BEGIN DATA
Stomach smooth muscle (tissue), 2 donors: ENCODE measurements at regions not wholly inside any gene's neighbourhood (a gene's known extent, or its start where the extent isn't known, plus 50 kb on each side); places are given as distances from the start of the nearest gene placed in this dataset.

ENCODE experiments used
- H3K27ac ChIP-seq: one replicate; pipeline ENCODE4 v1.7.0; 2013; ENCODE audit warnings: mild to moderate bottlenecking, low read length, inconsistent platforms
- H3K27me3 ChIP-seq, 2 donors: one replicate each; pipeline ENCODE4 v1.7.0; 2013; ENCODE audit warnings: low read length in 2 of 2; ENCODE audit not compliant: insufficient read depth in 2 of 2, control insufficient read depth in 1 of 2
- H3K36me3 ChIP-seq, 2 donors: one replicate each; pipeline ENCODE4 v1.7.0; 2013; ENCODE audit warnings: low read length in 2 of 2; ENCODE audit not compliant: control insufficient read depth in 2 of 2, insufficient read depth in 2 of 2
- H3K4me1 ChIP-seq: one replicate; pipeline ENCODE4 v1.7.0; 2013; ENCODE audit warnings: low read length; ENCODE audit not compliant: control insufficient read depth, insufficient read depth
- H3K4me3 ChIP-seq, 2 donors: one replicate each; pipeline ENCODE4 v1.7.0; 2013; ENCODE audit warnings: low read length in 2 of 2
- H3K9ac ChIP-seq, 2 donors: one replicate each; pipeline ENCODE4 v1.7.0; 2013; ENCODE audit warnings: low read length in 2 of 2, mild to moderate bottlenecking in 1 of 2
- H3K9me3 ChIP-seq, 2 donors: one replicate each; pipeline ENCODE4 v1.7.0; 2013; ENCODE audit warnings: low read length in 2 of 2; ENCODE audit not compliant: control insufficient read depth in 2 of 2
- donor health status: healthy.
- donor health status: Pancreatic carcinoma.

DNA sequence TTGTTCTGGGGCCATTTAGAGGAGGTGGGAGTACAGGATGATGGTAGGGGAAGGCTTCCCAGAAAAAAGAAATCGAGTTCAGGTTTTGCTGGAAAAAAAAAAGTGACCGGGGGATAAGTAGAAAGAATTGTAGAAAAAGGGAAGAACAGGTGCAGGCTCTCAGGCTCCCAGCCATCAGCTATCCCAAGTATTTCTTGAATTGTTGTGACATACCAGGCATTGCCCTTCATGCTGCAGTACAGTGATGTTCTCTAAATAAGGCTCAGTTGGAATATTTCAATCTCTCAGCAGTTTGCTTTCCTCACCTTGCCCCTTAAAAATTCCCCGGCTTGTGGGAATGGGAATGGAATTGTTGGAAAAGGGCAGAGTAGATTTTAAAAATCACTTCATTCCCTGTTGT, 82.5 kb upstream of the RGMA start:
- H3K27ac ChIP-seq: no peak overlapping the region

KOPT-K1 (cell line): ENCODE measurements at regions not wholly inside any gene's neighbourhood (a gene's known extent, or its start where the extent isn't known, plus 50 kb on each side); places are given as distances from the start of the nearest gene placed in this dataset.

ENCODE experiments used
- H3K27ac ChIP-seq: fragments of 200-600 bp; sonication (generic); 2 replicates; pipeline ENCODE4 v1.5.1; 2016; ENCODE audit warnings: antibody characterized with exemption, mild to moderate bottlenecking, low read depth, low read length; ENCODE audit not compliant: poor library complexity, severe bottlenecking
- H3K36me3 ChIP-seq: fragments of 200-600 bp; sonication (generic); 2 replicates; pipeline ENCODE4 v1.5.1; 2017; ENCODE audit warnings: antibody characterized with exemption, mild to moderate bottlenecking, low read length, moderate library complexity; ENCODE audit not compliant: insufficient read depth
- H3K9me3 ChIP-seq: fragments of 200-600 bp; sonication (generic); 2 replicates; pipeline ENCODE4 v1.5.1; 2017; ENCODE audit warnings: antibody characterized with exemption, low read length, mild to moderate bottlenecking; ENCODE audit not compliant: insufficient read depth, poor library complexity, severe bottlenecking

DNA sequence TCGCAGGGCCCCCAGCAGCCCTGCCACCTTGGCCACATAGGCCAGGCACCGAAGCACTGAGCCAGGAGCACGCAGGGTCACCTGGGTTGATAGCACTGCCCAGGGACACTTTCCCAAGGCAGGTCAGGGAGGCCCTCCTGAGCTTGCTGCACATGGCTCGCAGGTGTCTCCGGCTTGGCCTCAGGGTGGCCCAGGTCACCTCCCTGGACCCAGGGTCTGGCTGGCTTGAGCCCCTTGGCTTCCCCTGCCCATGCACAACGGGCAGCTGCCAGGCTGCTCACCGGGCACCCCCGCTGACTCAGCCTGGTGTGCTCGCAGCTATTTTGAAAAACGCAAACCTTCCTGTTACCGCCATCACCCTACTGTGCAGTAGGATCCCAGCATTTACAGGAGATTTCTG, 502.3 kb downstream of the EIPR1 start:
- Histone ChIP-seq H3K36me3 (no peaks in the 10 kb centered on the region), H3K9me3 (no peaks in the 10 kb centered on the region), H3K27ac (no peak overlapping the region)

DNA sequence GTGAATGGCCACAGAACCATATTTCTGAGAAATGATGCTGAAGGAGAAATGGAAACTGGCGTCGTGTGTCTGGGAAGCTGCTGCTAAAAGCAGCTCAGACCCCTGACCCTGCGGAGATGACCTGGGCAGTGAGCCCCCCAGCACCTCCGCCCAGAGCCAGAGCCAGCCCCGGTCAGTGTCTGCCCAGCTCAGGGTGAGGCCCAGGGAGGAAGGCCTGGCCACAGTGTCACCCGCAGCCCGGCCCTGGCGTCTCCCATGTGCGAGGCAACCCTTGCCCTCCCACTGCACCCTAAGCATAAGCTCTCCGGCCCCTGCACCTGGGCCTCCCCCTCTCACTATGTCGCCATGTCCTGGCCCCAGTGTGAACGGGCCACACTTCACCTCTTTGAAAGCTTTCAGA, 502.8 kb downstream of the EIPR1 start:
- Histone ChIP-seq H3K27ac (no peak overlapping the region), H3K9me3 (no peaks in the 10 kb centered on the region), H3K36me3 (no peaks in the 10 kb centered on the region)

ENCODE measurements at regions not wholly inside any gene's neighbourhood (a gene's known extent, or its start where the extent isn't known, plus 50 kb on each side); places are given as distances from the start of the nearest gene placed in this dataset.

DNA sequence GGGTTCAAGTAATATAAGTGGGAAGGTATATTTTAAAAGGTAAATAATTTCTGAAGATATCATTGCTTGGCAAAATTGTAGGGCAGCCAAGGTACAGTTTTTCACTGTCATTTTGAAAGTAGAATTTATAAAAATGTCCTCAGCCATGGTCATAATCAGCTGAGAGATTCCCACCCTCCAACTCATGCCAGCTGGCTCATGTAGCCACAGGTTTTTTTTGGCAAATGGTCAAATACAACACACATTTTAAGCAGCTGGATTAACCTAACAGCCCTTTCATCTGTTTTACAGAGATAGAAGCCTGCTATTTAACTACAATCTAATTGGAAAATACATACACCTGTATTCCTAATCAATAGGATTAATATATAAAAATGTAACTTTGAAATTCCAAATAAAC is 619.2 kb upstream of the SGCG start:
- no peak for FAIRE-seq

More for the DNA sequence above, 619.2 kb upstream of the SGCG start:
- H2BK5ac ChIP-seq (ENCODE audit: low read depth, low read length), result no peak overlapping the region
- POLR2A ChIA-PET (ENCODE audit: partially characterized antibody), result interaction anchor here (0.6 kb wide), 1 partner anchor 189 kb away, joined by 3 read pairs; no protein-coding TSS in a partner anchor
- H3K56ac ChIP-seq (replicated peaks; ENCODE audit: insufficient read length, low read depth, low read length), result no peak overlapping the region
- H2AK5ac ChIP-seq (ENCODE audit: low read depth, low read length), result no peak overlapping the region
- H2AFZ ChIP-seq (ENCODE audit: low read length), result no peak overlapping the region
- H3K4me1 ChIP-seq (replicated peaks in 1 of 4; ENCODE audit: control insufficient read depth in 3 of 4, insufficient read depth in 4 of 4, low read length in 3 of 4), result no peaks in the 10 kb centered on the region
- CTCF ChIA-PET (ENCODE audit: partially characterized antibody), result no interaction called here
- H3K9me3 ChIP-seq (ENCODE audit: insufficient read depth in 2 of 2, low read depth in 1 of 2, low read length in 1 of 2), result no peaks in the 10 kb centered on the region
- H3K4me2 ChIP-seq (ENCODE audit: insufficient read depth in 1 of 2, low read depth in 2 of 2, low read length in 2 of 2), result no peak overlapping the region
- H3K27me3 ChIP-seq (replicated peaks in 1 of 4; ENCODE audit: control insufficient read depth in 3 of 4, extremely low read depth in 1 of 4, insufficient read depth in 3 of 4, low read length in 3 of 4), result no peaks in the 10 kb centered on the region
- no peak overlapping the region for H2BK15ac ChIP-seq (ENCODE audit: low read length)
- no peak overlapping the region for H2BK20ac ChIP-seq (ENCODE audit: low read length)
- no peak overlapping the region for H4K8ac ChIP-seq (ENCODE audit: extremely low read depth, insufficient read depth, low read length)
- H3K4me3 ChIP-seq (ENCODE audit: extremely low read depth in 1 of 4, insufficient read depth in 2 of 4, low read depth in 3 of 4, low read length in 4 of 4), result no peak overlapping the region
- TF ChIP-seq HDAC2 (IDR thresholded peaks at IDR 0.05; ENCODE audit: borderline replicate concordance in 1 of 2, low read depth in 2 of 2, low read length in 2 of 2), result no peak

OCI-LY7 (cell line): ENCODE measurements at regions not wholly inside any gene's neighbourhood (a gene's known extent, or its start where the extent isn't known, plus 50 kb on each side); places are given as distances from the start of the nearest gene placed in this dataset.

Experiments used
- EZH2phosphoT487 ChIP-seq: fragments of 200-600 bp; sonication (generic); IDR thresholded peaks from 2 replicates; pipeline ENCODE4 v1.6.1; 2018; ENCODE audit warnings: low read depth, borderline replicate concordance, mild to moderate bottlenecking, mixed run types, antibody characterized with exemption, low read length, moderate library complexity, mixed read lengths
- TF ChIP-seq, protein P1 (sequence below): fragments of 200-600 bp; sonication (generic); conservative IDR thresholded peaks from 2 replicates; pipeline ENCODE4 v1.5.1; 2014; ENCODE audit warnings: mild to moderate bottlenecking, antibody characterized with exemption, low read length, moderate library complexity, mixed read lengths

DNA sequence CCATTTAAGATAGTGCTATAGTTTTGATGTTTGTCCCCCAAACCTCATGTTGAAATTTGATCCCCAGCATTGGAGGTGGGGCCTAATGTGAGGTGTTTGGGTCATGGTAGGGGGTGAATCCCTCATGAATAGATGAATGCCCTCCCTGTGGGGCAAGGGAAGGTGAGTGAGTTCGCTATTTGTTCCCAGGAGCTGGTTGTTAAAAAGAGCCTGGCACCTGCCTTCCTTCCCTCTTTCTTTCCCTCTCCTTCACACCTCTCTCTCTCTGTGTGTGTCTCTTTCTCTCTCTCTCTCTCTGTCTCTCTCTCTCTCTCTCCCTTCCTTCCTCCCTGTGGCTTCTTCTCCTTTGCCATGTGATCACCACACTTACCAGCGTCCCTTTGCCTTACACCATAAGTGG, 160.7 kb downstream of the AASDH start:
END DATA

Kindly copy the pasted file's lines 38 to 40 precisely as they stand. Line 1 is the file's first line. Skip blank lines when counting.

- no peak overlapping the region for H2BK20ac ChIP-seq (ENCODE audit: low read length)
- no peak overlapping the region for H4K8ac ChIP-seq (ENCODE audit: extremely low read depth, insufficient read depth, low read length)
- H3K4me3 ChIP-seq (ENCODE audit: extremely low read depth in 1 of 4, insufficient read depth in 2 of 4, low read depth in 3 of 4, low read length in 4 of 4), result no peak overlapping the region